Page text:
• For hollow fiber membranes, the outside diameter ("o.d.") of a fiber is at least 20µm and may be as large as about 3 mm, typically being in the range from about 0.1 mm to 2 mm. The larger the o.d. the less desirable the ratio of surface area per unit volume of fiber. The fiber wall thickness is at least 5µm and may be as much as 1.2 mm, typically being in the range from about 15% to about 60% of the o.d. of the fiber, most preferably from 0.5 mm to 1.2 mm.
  • The number of fibers in a single array is arbitrary, typically being in the range from about 1000 to about 10000 for commercial applications, and the preferred surface area for a skein is preferably at least > 1 m2, typically from 10 m2 to 100 m2. The center to center distance of adjacent fibers is preferably in the range from 1.2 (1.2d) to about 5 times (5d) the o.d. 'd' of a fiber. Preferred center-to-center spacing is from about 1.5d to 2d. The packing density of fibers, that is, the number of fibers per unit area of header preferably ranges from 4 to 50 fibers/cm2 depending upon the diameters of the fibers.
  • The particular method of securing the fibers in each of the headers is not narrowly critical, the choice depending upon the materials of the header and the fiber, and the cost of using a method other than potting. However, it is essential that each of the fibers be secured in fluid-tight relationship within each header to avoid contamination of permeate. This is effected by potting the fibers essentially vertically, in closely-spaced relationship, substantially concentrically.
  • Preferred fibers are made of organic polymers and ceramics, whether isotropic, or anisotropic, with a thin layer or "skin" on the outside surface of the fibers. Fibers may be made from braided yarn covered with a water-insoluble polymeric material such as those disclosed in U.S. Patent No. 5,472,607. Preferred organic polymers for fibers are polysulfones, poly(styrenes), including styrene-containing copolymers such as acrylonitrile-styrene, butadiene-styrene and styrene-vinylbenzylhalide copolymers, polycarbonates, cellulosic polymers, polypropylene, poly(vinyl chloride), poly(ethylene terephthalate), and the like disclosed in U.S. Patent No. 4,230,463 the disclosure of which is incorporated by reference thereto as if fully set forth herein. Preferred ceramic fibers are made from alumina, by E. I. duPont deNemours Co. and disclosed in U.S. Patent No. 4,069,157.
  • The Headers:
  • One integral header of a skein is displaceable in any direction relative to the other, either longitudinally (x-axis) or transversely (y-axis), only prior to submerging the skein for operation. To use a skein, the headers are vertically spaced apart in parallel relationship within a reservoir, for example, by mounting one header above another against a vertical wall of the reservoir which functions as a spacer means. This is also true prior to spacing one header directly above another with other spacer means such as bars, rods, struts, I-beams, channels, and the like, to assemble plural skeins into a "bank or cluster of skeins" ("bank" for brevity). After assembly into a bank, a segment intermediate the potted ends of each individual fiber is displaceable along either the x- or the y-axis, because the fibers are loosely held in the skein.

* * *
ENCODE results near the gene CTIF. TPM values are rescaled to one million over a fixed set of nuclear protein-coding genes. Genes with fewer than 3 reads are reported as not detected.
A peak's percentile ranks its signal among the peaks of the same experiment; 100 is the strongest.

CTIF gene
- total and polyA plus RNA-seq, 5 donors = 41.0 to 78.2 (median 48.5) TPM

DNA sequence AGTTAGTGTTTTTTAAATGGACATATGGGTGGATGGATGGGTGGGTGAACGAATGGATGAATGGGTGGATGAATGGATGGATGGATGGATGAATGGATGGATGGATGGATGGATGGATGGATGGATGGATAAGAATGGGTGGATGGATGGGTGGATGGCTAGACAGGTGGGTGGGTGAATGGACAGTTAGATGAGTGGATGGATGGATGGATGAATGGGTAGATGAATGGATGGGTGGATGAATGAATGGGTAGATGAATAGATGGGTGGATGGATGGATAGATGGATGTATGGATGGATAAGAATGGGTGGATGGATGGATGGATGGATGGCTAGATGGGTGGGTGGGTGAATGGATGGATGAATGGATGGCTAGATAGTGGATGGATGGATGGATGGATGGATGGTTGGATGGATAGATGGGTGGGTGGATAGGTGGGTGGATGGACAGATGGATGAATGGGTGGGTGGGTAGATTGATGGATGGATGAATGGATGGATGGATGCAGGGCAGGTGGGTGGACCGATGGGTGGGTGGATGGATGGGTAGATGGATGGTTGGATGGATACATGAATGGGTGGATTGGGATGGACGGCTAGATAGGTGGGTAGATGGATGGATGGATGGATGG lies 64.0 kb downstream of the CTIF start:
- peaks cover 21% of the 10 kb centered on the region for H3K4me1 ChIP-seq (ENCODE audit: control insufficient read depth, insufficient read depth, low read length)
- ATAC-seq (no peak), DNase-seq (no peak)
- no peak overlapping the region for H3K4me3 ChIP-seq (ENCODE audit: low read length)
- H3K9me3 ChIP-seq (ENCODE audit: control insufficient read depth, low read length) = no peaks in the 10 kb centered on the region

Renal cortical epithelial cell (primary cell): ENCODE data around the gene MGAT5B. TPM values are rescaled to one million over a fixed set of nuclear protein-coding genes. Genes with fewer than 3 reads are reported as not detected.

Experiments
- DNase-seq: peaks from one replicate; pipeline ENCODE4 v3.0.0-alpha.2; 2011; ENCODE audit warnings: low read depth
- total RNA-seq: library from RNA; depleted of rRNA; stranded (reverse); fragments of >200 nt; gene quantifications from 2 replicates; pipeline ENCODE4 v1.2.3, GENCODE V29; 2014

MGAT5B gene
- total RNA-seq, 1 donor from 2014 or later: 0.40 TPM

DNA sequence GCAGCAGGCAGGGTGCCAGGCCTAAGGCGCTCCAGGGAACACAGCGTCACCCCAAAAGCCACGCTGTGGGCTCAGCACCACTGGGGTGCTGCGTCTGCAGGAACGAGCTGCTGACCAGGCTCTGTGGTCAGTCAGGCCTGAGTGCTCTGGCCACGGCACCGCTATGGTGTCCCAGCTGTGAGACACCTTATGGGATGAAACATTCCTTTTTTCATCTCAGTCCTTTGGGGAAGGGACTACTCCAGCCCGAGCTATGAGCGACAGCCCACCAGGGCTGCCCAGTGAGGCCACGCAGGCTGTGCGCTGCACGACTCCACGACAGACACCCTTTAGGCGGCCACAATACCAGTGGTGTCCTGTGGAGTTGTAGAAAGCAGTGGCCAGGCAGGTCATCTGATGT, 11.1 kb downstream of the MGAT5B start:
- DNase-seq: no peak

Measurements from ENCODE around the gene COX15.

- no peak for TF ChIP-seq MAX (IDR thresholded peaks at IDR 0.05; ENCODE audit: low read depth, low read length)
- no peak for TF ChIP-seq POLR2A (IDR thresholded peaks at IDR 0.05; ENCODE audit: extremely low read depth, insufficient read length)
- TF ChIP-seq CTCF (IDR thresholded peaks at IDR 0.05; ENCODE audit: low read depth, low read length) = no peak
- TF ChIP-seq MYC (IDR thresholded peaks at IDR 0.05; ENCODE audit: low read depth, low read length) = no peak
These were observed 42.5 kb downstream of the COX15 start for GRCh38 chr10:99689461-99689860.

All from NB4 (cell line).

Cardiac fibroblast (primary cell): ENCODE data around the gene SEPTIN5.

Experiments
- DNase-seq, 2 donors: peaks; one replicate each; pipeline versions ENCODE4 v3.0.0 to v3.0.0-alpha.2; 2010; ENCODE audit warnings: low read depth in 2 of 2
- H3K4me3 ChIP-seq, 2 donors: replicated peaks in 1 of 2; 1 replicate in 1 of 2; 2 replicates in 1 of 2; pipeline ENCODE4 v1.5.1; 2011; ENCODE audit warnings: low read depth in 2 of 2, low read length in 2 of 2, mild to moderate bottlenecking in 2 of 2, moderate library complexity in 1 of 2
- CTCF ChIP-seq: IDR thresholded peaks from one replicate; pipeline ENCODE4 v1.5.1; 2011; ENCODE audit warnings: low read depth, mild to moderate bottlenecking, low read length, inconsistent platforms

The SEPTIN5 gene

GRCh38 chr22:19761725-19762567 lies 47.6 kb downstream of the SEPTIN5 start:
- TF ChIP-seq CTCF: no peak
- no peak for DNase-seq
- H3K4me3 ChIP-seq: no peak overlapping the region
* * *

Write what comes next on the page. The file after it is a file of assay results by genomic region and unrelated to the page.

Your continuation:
• Most preferably, each integral header is directly potted in a suitable material from which the header of cured potting resin is not removed, requiring no gasket (hence referred to as "gasketless") between the cured resin of the header and the inner periphery of the permeate collection means. When the integral header is adhesively secured in a pan or "end-cap" to form a permeate-collection zone, again, no gasket is required, though one may be used if the integral header is to be disassembled.
  • The fixing material to fix the fibers in a finished header (or fixing lamina) is most preferably either a thermosetting or thermoplastic synthetic resinous material, optionally reinforced with glass fibers, boron or graphite fibers and the like. Thermoplastic materials may be crystalline, such as polyolefins, polyamides (nylon), polycarbonates and the like, semi-crystalline such as polyetherether ketone (PEEK), or substantially amorphous, such as poly(vinyl chloride) (PVC), polyurethane and the like. Thermosetting resins commonly include polyesters, polyacetals, polyethers, cast acrylates, thermosetting polyurethanes and epoxy resins. Most preferred as a "fixing" material (so termed because it fixes the locations of the fibers relative to each other) is one which when cured is substantially rigid in a thickness of about 2 cm, and referred to generically as a "plastic" because of its hardness. Such a plastic has a hardness in the range from about Shore D 30 to Rockwell R 110 and is selected from the group consisting of epoxy resins, phenolics, acrylics, polycarbonate, nylon, polystyrene, polypropylene and ultra-high molecular weight polyethylene (UHMW PE). Polyurethane such as is commercially available under the brand names Adiprene® from Uniroyal Chemical Company and Airthane® from Air Products, and commercially available epoxy resins such as Epon 828 are excellent fixing materials.